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Standards Mapping

for Wisconsin 9-12


Standards in this Framework


Standards Mapped


Mapped to Course

Standard Lessons
Analyze a problem and design and implement an algorithmic solution using sequence, selection, and iteration.
  1. 2.15 More Karel Examples and Testing
  2. 3.2 Challenge Problems
  3. 7.7 For Loop Practice
  4. 7.9 While Loops
Explain and demonstrate how modeling and simulation can be used to explore natural phenomena (e.g., flocking behaviors, queueing, life cycles).
  1. 1.8 Visualizing and Interpreting Data
(+) Provide examples of computationally solvable problems and difficult-to- solve problems.
(+) Decompose a large-scale computational problem by identifying generalizable patterns and applying them in a solution.
  1. 2.6 Top Down Design and Decomposition in Karel
(+) Illustrate the flow of execution of a recursive algorithm.
(+) Describe how parallel processing can be used to solve large computational problems (e.g., SETI at Home, FoldIt).
(+) Develop and use a series of test cases to verify that a program performs according to its design specifications.
(+) Explain the value of heuristic algorithms (discovery methods) to approximate solutions for difficult-to-solve computational problems.
Use user-centered research and design techniques (e.g., surveys, interviews) to create software solutions.
Integrate grade-level appropriate mathematical techniques, concepts, and processes in the creation of computational artifacts.
  1. 5.4 Basic Math in JavaScript
Use mathematical operations to change a value stored in a variable.
  1. 5.4 Basic Math in JavaScript
(+) Decompose a computational problem by creating new data types, functions, or classes.
  1. 9.1 Functions and Parameters 1
  2. 9.2 Functions and Parameters 2
  3. 9.3 Functions and Parameters 3
  4. 9.4 Functions and Return Values 1
  5. 9.5 Functions and Return Values 2
  6. 9.11 Intro to Lists/Arrays
  7. 17.1 Intro to Objects/Maps
  8. 17.5 Intro to Sets
(+) Develop programs for multiple computing platforms (e.g., computer desktop, web, mobile).
(+) Implement an Artificial Intelligence (AI) algorithm to play a game against a human opponent or solve a problem.
(+) Demonstrate code reuse by creating programming solutions using libraries and application program interfaces (APIs) (e.g., graphics libraries, maps, API).
  1. 2.9 Super Karel
Compare and contrast various software licensing schemes (e.g., open source, freeware, commercial).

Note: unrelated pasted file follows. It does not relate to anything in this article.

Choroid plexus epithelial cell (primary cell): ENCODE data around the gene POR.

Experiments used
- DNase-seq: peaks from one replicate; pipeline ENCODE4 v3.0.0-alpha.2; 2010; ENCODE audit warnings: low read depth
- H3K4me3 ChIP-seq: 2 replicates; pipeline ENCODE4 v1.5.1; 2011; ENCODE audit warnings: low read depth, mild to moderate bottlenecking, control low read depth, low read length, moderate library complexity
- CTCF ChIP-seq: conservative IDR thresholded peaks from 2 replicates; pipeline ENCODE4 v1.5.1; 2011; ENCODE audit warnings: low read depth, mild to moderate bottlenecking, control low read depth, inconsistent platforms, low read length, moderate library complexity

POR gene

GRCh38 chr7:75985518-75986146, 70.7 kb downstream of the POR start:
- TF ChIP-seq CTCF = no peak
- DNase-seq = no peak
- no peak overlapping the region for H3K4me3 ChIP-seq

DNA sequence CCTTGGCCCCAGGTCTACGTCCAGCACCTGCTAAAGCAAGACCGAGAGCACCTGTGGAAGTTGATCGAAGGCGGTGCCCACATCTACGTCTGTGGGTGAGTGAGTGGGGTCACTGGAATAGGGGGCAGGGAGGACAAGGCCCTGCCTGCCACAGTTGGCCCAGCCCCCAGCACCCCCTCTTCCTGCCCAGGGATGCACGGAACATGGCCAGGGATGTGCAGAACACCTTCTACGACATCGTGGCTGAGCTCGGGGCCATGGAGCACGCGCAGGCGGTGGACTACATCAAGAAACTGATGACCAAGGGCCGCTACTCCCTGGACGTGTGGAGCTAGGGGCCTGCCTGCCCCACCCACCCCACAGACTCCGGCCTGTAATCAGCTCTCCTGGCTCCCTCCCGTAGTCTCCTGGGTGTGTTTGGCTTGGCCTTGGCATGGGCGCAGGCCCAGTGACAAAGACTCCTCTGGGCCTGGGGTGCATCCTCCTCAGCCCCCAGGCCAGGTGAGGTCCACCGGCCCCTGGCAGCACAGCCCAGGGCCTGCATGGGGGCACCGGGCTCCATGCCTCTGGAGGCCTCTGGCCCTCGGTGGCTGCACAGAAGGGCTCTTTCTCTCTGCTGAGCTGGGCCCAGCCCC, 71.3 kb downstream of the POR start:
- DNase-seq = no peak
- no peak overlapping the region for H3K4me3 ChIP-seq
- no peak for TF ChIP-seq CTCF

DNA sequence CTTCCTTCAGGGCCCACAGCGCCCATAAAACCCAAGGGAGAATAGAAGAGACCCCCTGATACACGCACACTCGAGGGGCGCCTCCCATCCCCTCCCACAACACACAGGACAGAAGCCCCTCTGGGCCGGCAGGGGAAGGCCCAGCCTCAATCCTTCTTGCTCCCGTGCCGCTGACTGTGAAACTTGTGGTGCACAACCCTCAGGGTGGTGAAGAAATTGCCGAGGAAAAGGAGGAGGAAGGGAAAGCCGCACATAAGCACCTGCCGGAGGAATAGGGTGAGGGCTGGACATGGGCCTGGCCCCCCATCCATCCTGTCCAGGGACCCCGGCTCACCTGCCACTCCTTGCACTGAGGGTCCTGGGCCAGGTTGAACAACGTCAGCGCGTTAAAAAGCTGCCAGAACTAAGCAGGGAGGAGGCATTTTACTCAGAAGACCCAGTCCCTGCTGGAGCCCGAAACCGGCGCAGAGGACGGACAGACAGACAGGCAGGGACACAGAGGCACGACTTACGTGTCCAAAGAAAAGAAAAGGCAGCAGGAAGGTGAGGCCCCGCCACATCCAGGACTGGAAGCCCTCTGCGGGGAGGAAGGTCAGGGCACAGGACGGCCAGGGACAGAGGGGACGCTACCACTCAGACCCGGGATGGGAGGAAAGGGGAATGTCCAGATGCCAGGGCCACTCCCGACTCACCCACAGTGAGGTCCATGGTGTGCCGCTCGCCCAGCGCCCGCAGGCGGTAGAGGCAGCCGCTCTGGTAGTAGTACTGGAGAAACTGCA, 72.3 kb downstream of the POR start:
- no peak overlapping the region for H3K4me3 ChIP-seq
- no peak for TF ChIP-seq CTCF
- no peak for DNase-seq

Evaluate and analyze how algorithms have impacted our society and discuss the benefits and harmful impacts of a variety of technological innovations.
  1. 4.7 The Impact of the Internet
(+) Compare a variety of programming languages and identify features that make them useful for solving different types of problems and developing different kinds of systems (e.g., declarative, logic, parallel, functional, compiled, interpreted, real- time).
(+) Modify an existing program to add additional functionality and discuss intended and unintended implications (e.g., breaking other functionality).
  1. 9.1 Functions and Parameters 1
  2. 9.2 Functions and Parameters 2
  3. 9.3 Functions and Parameters 3
  4. 9.4 Functions and Return Values 1
  5. 9.5 Functions and Return Values 2
(+) Describe how Artificial Intelligence (AI) drives many software and physical systems (e.g., autonomous robots, computer vision, pattern recognition, text analysis).
Write appropriate documentation for programs.
  1. 2.7 Commenting Your Code
(+) Use application programming interface (APIs) documentation resources.
  1. 2.9 Super Karel
Use online resources to answer technical questions.
Demonstrate the value of abstraction for managing problem complexity (e.g., using a list instead of discrete variables).
  1. 2.8 Abstraction
  2. 9.11 Intro to Lists/Arrays
  3. 17.1 Intro to Objects/Maps
Understand the notion of hierarchy and abstraction in high-level languages, translation, instruction sets, and logic circuits.
Deconstruct a complex problem into simpler parts using predefined constructs (e.g., functions and parameters and/or classes).
  1. 2.4 Functions in Karel
  2. 2.6 Top Down Design and Decomposition in Karel
  3. 9.1 Functions and Parameters 1
  4. 9.2 Functions and Parameters 2
  5. 9.3 Functions and Parameters 3
  6. 9.4 Functions and Return Values 1
(+) Compare and contrast fundamental data structures and their uses (e.g., lists, maps, arrays, stacks, queues, trees, graphs).
  1. 9.11 Intro to Lists/Arrays
  2. 17.1 Intro to Objects/Maps
  3. 17.5 Intro to Sets
  4. 17.6 Intro to Grids
(+) Critically analyze and evaluate classic algorithms (e.g., sorting, searching) and use in different contexts, adapting as appropriate.
  1. 16.2 Finding an Element in a List
(+) Discuss issues that arise when breaking large-scale problems down into parts that must be processed simultaneously on separate systems (e.g., cloud computing, parallelization, concurrency).